The IELTS Listening test is the same in both the Academic and General Training tests.
The Listening test consists of four parts designed to assess how well you can:
- understand the main ideas and detailed information of a set of recordings
- recognise the opinions and attitudes of the speaker
- follow the development of an idea or argument.
Below you’ll find more information about the test format and scoring, as well as top tips, free videos and blog articles, and other resources to help you understand the Listening test and achieve a high score.
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The Listening test lasts for 30 minutes with an extra 10 minutes to write your answers onto a separate answer sheet.
There are four parts with ten questions each (so 40 in total). The questions are designed so that the answers appear in the order they are heard in the audio.
Each part is a little more difficult than the one before and each has a different focus.
The first two parts deal with situations set in everyday social contexts, so:
- in Part 1 you will hear a conversation between two people
- in Part 2 you will hear a monologue on a general topic.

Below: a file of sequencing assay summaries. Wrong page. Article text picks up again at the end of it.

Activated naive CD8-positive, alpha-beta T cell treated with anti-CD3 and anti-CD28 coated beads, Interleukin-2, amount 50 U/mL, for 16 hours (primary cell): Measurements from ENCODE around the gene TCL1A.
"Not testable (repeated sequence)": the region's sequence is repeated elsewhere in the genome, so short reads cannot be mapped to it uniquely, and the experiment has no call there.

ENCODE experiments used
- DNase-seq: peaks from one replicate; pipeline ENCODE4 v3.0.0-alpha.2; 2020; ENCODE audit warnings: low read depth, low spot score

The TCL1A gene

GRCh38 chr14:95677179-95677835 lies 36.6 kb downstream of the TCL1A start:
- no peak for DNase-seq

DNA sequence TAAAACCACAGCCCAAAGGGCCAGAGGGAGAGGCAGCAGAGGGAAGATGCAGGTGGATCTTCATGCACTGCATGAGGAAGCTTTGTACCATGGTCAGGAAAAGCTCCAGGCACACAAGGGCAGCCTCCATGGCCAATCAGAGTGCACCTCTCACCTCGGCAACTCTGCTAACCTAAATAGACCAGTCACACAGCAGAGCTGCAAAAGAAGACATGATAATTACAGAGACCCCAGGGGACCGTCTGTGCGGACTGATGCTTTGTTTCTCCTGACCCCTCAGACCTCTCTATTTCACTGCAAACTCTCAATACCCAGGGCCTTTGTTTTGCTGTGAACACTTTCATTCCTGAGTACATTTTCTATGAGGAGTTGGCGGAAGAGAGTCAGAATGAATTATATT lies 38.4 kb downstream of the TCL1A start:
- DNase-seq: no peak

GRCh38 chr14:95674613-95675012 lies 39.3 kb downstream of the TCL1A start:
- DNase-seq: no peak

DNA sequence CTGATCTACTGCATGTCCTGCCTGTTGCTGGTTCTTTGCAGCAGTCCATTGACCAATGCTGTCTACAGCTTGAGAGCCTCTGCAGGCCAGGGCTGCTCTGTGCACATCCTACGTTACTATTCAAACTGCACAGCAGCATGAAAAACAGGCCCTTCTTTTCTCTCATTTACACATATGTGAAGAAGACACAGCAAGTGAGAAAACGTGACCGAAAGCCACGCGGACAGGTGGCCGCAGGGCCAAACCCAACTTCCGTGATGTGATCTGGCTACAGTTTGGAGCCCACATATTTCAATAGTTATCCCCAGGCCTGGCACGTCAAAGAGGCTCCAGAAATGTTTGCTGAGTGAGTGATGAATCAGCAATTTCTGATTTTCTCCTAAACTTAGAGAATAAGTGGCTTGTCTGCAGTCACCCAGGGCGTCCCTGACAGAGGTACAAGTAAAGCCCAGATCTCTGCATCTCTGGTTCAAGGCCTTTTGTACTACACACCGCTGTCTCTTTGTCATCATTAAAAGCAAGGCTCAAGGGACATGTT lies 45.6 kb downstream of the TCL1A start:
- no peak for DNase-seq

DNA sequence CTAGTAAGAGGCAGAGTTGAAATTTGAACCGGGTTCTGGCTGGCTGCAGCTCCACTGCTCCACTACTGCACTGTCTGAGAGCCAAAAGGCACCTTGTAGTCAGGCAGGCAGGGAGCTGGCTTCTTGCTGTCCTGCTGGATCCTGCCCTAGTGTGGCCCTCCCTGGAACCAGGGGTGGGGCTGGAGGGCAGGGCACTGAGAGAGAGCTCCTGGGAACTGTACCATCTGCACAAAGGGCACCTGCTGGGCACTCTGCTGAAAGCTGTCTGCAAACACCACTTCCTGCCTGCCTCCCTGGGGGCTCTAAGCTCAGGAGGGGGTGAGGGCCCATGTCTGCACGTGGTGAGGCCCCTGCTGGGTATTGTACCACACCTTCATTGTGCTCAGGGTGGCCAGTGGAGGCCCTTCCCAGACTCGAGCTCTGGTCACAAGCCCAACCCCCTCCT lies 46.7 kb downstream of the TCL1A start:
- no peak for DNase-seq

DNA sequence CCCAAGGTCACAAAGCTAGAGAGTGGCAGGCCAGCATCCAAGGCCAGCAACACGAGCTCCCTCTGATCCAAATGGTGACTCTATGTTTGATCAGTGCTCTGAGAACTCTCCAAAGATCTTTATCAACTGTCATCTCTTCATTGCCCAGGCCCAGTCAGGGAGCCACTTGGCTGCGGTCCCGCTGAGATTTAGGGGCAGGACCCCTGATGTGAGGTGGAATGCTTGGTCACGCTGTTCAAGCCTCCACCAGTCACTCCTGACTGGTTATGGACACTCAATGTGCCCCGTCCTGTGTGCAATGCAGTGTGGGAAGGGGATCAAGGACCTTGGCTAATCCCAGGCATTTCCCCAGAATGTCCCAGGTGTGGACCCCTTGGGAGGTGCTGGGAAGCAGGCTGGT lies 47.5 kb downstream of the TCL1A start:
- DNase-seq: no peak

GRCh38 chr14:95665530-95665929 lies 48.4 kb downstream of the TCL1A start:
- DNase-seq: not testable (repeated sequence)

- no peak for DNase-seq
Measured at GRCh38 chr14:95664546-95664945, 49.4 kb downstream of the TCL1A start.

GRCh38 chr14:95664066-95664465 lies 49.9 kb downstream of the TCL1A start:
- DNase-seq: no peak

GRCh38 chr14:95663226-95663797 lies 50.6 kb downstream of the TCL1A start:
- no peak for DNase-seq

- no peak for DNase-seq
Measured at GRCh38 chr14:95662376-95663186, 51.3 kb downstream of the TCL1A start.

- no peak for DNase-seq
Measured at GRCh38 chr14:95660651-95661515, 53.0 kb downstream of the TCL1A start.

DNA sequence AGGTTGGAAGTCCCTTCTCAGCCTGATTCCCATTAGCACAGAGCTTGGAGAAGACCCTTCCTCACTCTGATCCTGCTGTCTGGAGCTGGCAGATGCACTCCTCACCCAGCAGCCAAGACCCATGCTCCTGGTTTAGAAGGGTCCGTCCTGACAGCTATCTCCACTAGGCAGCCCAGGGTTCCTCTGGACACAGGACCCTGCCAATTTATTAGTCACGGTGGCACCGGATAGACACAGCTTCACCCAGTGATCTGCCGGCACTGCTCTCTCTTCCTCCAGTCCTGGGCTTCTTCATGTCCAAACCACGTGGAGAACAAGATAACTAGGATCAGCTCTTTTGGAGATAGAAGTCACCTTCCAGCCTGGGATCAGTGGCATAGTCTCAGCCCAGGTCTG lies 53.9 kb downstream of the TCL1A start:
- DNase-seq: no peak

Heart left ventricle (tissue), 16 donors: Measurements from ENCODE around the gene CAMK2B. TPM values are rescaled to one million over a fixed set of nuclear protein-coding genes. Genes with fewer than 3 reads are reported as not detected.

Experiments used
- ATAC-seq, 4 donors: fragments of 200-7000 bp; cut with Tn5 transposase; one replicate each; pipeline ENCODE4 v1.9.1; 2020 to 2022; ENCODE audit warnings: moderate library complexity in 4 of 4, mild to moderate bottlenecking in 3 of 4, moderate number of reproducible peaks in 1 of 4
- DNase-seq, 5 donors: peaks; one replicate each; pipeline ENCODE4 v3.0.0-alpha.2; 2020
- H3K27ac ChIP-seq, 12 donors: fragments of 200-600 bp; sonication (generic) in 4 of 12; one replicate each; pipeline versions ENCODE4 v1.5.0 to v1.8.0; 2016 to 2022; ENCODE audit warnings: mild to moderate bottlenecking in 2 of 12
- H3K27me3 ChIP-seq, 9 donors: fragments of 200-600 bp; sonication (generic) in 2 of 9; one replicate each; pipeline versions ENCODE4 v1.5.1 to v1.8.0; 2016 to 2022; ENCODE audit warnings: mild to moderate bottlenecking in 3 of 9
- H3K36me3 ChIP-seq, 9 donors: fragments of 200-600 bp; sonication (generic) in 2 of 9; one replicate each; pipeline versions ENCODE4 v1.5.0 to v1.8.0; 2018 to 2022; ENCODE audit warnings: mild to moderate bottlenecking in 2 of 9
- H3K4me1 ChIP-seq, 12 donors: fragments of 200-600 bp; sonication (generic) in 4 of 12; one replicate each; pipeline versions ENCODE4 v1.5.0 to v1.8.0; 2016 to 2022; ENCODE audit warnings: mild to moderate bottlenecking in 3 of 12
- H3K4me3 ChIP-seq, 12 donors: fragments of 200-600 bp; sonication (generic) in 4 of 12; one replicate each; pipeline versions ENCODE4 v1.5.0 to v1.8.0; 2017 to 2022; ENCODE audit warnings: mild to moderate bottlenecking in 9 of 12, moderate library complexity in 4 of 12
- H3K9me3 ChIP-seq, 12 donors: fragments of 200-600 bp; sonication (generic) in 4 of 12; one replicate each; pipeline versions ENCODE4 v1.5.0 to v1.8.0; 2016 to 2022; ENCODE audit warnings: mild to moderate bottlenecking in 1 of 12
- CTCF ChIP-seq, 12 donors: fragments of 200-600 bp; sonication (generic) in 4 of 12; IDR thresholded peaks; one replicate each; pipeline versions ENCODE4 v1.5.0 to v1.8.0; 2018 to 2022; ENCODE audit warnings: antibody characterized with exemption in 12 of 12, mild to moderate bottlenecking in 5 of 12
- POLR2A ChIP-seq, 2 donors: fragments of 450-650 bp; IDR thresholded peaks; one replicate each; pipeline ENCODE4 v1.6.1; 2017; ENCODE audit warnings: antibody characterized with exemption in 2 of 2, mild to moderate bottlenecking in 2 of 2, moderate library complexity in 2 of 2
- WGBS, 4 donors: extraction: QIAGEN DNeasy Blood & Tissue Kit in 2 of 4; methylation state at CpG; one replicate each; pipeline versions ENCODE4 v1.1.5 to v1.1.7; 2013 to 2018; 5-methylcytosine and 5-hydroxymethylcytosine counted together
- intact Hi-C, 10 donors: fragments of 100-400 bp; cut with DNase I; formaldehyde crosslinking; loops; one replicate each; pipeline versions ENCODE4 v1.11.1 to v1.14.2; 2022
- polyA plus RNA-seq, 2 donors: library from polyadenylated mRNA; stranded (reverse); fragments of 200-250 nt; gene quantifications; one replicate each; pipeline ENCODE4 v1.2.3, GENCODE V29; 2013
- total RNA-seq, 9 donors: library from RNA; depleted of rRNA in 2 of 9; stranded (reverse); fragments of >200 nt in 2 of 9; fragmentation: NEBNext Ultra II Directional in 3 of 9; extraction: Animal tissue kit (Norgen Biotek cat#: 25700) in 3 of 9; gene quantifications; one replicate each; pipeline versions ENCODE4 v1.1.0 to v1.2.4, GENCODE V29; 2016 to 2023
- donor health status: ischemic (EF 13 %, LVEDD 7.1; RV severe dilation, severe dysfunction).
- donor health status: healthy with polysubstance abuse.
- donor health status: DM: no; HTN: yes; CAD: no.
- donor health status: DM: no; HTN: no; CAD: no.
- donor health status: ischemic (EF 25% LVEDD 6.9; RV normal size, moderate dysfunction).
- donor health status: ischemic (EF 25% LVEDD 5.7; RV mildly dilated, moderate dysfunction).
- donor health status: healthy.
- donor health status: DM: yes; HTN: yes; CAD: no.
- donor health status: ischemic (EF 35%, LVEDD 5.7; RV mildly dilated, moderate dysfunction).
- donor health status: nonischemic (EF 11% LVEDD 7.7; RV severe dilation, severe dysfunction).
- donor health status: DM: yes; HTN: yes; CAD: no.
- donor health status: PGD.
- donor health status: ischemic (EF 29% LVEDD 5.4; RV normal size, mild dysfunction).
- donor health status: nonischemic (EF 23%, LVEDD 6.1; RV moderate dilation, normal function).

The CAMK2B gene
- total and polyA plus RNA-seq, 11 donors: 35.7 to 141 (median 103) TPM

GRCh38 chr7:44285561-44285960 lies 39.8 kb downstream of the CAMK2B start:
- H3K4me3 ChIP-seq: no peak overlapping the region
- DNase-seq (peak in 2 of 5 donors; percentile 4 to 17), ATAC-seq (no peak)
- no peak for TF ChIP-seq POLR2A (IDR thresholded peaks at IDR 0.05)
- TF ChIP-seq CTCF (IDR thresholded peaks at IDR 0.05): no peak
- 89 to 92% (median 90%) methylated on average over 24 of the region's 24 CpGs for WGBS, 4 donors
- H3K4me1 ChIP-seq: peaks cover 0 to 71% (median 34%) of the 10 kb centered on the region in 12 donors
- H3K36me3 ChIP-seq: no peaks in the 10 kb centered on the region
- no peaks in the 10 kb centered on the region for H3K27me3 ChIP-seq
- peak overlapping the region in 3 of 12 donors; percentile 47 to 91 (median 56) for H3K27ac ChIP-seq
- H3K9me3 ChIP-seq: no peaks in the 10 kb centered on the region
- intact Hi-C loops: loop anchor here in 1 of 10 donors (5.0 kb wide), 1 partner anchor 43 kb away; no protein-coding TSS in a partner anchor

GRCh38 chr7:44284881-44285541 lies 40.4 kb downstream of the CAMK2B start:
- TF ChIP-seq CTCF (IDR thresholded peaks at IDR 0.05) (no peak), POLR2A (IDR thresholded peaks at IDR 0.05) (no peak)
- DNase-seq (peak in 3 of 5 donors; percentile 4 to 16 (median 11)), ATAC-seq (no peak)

The final two parts deal with situations set in educational and training contexts, so:
- in Part 3 you will hear a conversation between two or three people
- in Part 4 you will hear a monologue on an academic subject.
You will hear the recordings only once. The Listening test includes a range of accents, including British, Australian, New Zealand, American and Canadian.
One mark is awarded for each correct answer in the 40-item test.
A band score conversion table will then translate the scores out of 40 into the IELTS 9-band scale.
Take care when writing your answers onto the answer sheet as you can lose marks for poor spelling and grammar.
1. Get to know the test so there are no surprises on the day. Use our preparation materials to understand the Listening test and example topics that might come up.
2. Listen to accents from a variety of English-speaking countries. Search online for radio stations in these countries and listen every day.
3. Practise multitasking. During the test you need to read the questions, listen for the answer and write down the words all at the same time!
4. During the test you have time at the beginning of each part to look at the task. Use this time to read the questions carefully and think about the topics.
5. The questions always follow the order of the recording. Don’t panic if you miss a question – look ahead and think about the next one.
Looking for simple ways to improve your listening skills?
Find out what you can do to improve your skills to help you achieve the IELTS Listening band score you need.